It all began when a band gave a lunch-hour concert at Rouleau School. Inspired, Nolan asked his parents if he could take trumpet lessons. Instead (because they had an organ in the basement), they signed him up for organ lessons, which he hated—so much so, he turned down the idea of voice lessons a couple of years later. “Also,” he admits, “I played a lot of hockey and didn’t want to commit social suicide.”
But (fortunately) he reconsidered, and found he enjoyed his voice lessons with Betty Hayes. As a result, when Regina Summer Stage announced auditions for The King and I, Nolan’s father suggested he give it a go. “I didn’t want to, because I knew it would take my whole summer. But I ended up saying yes. It changed my life. I felt like I’d found a community of people that I belonged to.” Then a touring production of Les Miserables came to Regina and he had another epiphany: you could make a living doing musicals.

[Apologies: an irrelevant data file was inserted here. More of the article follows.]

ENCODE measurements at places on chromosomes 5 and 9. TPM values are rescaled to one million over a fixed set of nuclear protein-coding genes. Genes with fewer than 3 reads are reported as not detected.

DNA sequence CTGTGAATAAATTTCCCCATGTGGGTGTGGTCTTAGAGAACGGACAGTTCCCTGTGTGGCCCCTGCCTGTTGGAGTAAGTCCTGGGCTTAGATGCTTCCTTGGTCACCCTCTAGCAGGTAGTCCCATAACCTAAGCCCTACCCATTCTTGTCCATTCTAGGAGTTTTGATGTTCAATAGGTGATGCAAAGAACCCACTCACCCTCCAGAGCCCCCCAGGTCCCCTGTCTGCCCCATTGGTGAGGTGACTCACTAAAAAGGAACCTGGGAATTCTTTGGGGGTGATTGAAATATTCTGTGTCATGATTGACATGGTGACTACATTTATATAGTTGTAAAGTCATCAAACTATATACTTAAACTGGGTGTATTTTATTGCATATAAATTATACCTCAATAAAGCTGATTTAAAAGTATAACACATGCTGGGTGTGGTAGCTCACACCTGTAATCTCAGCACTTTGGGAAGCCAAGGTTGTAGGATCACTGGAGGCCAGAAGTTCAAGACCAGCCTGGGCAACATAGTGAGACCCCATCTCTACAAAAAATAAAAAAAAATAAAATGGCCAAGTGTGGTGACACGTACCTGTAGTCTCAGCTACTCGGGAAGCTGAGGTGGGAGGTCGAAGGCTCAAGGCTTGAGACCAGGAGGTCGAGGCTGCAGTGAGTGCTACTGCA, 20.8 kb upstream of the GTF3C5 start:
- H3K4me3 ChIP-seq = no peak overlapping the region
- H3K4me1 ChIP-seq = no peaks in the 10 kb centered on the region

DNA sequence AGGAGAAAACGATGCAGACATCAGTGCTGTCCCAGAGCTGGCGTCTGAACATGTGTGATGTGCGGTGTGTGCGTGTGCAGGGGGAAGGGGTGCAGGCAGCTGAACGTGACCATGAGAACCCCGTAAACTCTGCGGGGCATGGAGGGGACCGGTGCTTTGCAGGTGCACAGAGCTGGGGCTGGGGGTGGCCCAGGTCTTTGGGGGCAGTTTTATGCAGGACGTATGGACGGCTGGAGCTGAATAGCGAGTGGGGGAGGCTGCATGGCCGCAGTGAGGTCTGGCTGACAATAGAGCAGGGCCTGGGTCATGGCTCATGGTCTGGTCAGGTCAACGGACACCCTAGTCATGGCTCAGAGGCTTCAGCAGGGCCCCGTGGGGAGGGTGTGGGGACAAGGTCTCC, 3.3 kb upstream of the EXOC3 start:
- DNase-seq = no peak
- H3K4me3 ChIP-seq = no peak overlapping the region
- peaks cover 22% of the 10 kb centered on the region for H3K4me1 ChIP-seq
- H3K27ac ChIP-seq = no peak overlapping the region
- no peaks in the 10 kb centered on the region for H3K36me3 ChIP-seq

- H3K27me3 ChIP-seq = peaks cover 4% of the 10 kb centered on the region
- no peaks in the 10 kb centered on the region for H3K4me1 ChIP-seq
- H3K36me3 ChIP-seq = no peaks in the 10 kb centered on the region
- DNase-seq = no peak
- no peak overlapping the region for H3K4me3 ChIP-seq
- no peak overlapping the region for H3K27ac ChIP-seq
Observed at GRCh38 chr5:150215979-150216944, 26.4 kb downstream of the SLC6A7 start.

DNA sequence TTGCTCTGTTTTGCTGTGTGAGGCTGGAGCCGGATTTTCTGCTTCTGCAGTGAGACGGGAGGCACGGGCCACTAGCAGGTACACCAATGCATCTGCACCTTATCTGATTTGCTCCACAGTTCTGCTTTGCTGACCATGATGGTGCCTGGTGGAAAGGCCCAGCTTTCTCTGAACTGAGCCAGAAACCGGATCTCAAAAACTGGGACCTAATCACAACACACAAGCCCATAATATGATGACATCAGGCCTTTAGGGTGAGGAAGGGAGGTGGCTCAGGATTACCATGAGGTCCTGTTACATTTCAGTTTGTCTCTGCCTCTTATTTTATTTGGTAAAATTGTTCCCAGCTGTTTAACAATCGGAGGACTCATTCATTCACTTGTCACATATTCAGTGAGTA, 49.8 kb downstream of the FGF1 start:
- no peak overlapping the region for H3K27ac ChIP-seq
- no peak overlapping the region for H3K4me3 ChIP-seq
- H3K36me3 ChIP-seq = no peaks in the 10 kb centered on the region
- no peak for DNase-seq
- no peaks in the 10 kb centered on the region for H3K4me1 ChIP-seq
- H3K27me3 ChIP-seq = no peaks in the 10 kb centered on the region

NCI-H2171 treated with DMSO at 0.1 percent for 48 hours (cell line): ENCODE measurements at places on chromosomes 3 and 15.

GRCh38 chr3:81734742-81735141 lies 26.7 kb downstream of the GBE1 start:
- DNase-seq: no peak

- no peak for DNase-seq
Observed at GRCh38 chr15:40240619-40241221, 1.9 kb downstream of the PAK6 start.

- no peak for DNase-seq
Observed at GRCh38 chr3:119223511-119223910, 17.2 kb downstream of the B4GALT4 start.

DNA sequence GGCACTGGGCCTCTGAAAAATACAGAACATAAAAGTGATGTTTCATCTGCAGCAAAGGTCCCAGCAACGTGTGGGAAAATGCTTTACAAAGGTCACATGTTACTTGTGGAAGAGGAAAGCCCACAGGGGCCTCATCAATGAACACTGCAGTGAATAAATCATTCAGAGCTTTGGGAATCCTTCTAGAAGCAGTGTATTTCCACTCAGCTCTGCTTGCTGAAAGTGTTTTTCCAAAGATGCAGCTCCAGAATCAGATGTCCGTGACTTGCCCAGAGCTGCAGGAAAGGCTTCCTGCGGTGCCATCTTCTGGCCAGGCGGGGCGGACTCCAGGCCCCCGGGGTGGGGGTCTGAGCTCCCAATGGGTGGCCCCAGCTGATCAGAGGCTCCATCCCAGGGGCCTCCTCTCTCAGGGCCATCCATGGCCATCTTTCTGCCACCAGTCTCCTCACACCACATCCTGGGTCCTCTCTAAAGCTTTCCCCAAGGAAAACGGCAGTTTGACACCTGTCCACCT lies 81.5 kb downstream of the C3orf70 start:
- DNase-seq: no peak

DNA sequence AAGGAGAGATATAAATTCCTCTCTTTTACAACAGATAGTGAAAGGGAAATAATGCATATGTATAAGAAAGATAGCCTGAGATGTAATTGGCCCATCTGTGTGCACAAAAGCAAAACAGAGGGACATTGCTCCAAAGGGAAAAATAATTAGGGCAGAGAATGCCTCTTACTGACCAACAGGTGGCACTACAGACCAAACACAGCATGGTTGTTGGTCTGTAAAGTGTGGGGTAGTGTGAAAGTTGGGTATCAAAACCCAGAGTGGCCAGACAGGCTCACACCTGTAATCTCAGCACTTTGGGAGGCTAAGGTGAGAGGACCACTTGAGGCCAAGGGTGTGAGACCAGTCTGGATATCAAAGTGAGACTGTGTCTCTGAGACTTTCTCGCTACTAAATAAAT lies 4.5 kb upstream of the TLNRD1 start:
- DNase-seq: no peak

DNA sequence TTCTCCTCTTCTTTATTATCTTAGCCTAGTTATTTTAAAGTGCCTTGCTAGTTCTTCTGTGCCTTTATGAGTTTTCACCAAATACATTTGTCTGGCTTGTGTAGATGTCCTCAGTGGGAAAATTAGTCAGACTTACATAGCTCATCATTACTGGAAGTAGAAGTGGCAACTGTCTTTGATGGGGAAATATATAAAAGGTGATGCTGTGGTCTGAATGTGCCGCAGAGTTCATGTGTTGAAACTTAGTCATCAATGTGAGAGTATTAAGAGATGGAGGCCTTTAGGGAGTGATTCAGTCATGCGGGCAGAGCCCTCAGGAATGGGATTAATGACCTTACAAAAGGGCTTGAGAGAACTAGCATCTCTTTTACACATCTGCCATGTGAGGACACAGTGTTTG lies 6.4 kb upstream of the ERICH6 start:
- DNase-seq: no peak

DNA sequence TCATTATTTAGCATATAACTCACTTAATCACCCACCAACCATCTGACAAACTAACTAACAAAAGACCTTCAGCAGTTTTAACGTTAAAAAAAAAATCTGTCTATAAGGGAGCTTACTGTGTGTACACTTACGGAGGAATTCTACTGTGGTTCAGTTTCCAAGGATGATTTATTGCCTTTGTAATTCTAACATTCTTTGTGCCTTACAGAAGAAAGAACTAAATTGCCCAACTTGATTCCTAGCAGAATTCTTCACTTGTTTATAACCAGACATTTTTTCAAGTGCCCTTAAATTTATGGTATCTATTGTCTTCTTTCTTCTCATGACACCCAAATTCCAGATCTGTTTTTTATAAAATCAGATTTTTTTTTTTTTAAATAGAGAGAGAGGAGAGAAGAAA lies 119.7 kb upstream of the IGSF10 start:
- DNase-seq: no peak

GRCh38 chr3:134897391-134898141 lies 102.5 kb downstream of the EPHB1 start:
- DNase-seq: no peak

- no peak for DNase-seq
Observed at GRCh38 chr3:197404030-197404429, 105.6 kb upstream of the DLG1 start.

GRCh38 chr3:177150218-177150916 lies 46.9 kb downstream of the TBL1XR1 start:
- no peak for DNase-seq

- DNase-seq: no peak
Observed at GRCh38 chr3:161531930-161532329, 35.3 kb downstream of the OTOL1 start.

Through high school, he performed in some 16 productions with Regina Lyric Light Opera, Regina Summer Stage, Regina Little Theatre, and Do It With Class Young People’s Theatre. He credits voice lessons with Rob Ursan, then musical director (and now artistic director) of DIWC as “the major reason for my vocal ability.” Among the other directors he worked with was Kelly Handerek, who helped set him up with an agent when he moved to Toronto after graduation.
Nolan studied at the Randolph Academy, working on the side (among other roles, he appeared in a Nora Ephron-produced film, Strike!, and had the lead in a movie, Shapeshifter, shot in Bucharest). After finishing his schooling, he worked for the Disney cruise line, “sailing through the Caribbean, playing Hercules and Peter Pan, meeting friends I’ve still got.”
Then came Mamma Mia! at the Royal Alexander Theatre in Toronto, such a gigantic hit he stayed in the ensemble for a year. “Now I know how lucky a person is to have a job like that!”
He took most of 2004 off, traveling, working on the farm in Rouleau, even applying (unsuccessfully) to be a forest firefighter. “I honestly didn’t feel like I was my best self, so I decided, ‘I’m going to try something else, see what sticks.’”